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Hume, Strict Identity, and Time's Vacuum Michael J. Costa It is well known that Hume distinguishes between strict identity and the identity that applies to changeable objects, such as physical objects or persons. Identity judgments that we make with respect to changeable objects are based upon a number offeatures that determine how likely it is for the mind to confuse the perception of such objects with the continuous perception ofan unchanging object. Strict identity can apply only to the latter (T 203-18, 253-63). Even the idea of strict identity, however, is considered by Hume to be a fiction and based at bottom on a confusion. I will concentrate here on Hume's account of the idea of strict identity, and I will try to explain the precise sense in which Hume considers this idea to be a fiction and based upon a confusion. Some very able commentators have dealt with this topic before, but none of the accounts with which I am familiar give adequate attention to the full context of Hume's account in the Treatise. They do not note the degree to which his account develops out ofand depends upon verybasic features of his system, such as his characterization of relations as complex ideas (T 13) and his theory of abstract ideas (T 17-25). Nor do the accounts note the degree to which the idea of strict identity is tied to the idea of time without change (T 64-5), and through that, to the idea of a vacuum (T 53-65).2 I shall argue that viewing Hume's account of the idea of strict identity in light of his accounts of complex and abstract ideas, his account ofthe idea ofa vacuum, and his account oftime without change makes considerable sense of it, at least as an account that it is reasonable for him to hold. I will proceed by examining each of these features in turn. Along the way I hope to make some novel and enlightening interpretative points with regard to complex ideas, abstract ideas, the idea of time, and the idea of a vacuum. I Hume tells us that simple perceptions (whether impressions or ideas) are those which admit of no distinction nor separation, whereas complex perceptions are contrary to these and may be distinguished into parts (T 2). The example that he immediately gives, however, at best clouds the distinction he has made. He says, Tho' a particular Volume XVI Number 1 MICHAEL J. COSTA colour, taste, and smell are qualities all united together in this apple, 'tis easy toperceive they are not the same, but are at least distinguishable from each other (T 2). This may make it seem that simple ideas are universals and that a mere distinction ofreason (see T 24) is enough to show that a perception is not simple; but I think that Hume did not have universals in mind at all with respect to the simple/complex distinction. Every perception-proper for Hume is a particular, an existent (T 66-7). There is, indeed, something more to a universal or abstractideafor Hume than a particular idea, but this something more is a disposition and not another idea or perception. I see no evidence that Hume intended the simple/complex distinction to apply to the dispositions connected with abstract ideas. Note that in the apple example, the ideas mentioned are of different sense modalities. They can be distinguished psychologically, and not merely as distinctions of reason. One can form a distinct idea of the colour of the apple without forming any idea of taste or smell. The shape of the apple would not be distinct in the same way. Any idea of the shape of the apple would, for Hume, also be an idea of some colour or other. This becomes important when we note that Hume characterizes space and time (indeed, all relations) as complex ideas (T 13). He does not mean that these ideas are logically analyzable; he means that any instance of these ideas is psychologically analyzable. Any instance is analyzable into idea parts that can be considered separately in mind from the other idea parts. An instance ofspace or extension...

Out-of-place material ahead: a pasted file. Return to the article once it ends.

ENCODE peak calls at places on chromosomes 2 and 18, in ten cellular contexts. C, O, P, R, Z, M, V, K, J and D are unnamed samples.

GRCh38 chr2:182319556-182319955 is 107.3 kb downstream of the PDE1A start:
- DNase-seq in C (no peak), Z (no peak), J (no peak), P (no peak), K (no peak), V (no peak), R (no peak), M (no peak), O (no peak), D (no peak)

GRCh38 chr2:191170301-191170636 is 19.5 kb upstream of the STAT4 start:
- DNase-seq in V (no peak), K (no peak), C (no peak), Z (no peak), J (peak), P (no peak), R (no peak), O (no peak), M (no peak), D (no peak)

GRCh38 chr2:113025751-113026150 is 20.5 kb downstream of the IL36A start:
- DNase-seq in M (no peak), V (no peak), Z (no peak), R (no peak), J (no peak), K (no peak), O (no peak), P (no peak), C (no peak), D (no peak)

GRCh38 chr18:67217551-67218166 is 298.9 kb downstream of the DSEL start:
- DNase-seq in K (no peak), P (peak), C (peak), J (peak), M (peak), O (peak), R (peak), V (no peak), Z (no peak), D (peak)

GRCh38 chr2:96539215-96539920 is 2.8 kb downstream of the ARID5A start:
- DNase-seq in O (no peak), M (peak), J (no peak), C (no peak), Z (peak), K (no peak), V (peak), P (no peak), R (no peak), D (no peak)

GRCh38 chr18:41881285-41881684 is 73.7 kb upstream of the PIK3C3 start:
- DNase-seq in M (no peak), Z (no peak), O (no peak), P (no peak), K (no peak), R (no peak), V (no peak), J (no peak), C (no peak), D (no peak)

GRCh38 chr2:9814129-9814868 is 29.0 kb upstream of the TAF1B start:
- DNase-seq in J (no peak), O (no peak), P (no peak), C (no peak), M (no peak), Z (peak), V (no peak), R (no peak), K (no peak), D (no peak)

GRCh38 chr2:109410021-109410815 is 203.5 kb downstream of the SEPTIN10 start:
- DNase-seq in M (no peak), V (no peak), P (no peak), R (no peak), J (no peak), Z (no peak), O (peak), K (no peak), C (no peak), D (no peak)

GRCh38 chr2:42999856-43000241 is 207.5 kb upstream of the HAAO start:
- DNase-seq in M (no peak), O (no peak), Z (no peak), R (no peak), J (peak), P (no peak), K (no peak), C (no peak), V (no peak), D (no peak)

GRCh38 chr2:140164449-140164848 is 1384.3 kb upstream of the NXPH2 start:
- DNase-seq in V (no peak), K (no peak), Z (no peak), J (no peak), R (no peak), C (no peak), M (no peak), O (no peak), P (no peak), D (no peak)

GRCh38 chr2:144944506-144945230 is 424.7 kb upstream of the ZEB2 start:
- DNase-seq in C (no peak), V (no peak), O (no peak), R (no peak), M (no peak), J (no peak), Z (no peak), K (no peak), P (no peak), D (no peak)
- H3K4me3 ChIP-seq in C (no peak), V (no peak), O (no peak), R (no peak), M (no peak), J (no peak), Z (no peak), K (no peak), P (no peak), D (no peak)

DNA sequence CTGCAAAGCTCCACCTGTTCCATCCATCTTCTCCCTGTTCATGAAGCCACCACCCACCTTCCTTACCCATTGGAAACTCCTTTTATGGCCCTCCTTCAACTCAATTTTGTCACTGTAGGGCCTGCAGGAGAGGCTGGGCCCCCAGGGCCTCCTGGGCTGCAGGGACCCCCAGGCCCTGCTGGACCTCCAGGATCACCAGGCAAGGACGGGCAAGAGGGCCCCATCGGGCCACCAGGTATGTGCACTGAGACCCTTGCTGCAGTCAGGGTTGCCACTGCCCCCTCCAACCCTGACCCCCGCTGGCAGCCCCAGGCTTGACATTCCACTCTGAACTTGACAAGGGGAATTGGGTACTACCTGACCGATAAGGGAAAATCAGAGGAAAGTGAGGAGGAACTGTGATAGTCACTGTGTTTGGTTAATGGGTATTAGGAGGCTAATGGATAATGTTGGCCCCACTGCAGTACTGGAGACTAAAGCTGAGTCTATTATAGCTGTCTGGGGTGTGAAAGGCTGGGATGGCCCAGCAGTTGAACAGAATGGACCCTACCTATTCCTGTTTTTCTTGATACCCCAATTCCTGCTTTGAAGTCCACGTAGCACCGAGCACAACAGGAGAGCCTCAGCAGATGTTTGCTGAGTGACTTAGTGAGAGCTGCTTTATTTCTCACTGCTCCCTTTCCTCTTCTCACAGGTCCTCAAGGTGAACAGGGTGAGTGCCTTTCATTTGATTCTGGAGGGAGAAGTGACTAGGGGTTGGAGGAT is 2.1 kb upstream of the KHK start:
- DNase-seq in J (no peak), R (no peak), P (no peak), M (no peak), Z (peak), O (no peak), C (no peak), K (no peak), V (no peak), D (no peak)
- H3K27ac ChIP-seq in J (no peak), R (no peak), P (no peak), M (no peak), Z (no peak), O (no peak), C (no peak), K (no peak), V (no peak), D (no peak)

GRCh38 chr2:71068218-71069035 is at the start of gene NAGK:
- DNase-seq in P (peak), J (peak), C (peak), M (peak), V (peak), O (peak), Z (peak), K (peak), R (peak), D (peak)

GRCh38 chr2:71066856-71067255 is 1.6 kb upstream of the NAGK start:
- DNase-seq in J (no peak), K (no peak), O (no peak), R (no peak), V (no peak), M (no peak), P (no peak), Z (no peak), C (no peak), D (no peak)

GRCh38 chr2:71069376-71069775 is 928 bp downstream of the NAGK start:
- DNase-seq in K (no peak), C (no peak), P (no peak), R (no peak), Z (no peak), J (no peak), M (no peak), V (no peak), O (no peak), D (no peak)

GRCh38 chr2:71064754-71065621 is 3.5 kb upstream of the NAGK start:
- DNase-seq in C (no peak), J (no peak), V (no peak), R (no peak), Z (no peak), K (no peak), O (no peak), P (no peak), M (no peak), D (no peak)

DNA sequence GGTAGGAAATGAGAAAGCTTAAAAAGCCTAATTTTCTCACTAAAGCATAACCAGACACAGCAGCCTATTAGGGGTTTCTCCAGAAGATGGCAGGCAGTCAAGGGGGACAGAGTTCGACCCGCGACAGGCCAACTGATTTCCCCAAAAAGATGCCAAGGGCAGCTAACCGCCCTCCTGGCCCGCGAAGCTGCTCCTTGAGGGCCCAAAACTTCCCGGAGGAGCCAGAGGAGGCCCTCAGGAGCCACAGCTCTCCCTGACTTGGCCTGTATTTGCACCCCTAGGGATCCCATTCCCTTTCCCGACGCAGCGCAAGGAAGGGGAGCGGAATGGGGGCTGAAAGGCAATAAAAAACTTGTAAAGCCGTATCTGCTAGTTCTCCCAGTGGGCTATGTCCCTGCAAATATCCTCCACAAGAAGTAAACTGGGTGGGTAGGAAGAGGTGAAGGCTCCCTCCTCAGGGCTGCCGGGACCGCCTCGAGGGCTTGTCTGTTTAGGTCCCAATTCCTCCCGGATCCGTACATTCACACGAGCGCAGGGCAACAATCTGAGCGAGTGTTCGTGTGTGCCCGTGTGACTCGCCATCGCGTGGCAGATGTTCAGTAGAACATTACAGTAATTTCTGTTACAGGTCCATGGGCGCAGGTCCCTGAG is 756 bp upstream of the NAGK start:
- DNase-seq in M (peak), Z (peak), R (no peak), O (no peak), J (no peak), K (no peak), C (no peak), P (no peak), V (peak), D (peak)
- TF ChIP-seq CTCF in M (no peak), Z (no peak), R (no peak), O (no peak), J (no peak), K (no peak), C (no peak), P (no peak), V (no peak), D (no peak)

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Additional Information

ISSN
1947-9921
Print ISSN
0319-7336
Pages
pp. 1-16
Launched on MUSE
2011-01-26
Open Access
No
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